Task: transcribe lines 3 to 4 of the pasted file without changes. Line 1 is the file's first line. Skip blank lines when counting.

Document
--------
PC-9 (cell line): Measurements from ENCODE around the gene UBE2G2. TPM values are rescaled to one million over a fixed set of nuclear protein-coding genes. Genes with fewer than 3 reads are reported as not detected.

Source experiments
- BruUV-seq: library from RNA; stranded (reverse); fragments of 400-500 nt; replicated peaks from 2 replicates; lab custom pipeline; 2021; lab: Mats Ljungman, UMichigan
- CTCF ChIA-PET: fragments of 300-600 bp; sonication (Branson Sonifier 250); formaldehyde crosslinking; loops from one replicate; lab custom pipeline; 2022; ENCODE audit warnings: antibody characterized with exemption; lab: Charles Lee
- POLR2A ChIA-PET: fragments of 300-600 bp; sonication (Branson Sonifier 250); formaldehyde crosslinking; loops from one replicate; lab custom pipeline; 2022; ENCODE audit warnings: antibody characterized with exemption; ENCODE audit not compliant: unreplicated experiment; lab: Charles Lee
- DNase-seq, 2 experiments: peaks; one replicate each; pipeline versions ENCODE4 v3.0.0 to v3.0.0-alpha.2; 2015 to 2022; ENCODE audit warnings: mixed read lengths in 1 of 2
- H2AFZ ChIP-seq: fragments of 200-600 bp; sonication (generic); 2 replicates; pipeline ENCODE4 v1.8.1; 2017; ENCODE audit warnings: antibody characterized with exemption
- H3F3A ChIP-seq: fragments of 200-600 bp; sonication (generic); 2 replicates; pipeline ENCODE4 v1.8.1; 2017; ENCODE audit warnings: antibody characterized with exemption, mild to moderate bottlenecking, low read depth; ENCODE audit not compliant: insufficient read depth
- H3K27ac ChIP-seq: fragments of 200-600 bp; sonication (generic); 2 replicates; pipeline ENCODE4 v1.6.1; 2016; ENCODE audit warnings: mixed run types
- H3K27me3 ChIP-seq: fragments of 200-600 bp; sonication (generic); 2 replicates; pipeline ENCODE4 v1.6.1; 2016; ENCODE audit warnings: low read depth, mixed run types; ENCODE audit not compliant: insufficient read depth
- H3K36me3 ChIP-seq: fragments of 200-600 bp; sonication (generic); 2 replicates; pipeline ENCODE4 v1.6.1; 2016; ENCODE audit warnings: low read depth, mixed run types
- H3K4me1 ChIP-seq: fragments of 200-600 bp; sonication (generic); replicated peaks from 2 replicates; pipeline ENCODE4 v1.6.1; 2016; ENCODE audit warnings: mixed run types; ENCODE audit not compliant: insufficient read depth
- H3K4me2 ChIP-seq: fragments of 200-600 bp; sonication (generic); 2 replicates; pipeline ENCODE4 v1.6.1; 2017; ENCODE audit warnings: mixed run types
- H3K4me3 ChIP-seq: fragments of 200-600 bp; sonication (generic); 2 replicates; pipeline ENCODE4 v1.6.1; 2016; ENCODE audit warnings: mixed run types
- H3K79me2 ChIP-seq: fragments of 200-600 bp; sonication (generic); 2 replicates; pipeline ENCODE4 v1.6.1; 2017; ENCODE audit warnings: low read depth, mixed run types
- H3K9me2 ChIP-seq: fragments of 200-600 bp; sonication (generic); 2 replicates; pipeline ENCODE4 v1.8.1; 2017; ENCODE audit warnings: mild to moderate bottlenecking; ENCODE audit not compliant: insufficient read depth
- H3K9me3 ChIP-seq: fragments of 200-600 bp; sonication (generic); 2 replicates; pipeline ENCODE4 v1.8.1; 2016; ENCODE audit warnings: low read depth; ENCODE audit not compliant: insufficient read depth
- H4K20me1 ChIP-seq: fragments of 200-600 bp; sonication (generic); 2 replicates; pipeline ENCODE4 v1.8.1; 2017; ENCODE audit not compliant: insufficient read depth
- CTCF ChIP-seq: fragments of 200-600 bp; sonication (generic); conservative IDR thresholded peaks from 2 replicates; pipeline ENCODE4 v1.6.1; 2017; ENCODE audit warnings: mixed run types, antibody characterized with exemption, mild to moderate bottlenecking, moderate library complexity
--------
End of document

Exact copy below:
- BruUV-seq: library from RNA; stranded (reverse); fragments of 400-500 nt; replicated peaks from 2 replicates; lab custom pipeline; 2021; lab: Mats Ljungman, UMichigan
- CTCF ChIA-PET: fragments of 300-600 bp; sonication (Branson Sonifier 250); formaldehyde crosslinking; loops from one replicate; lab custom pipeline; 2022; ENCODE audit warnings: antibody characterized with exemption; lab: Charles Lee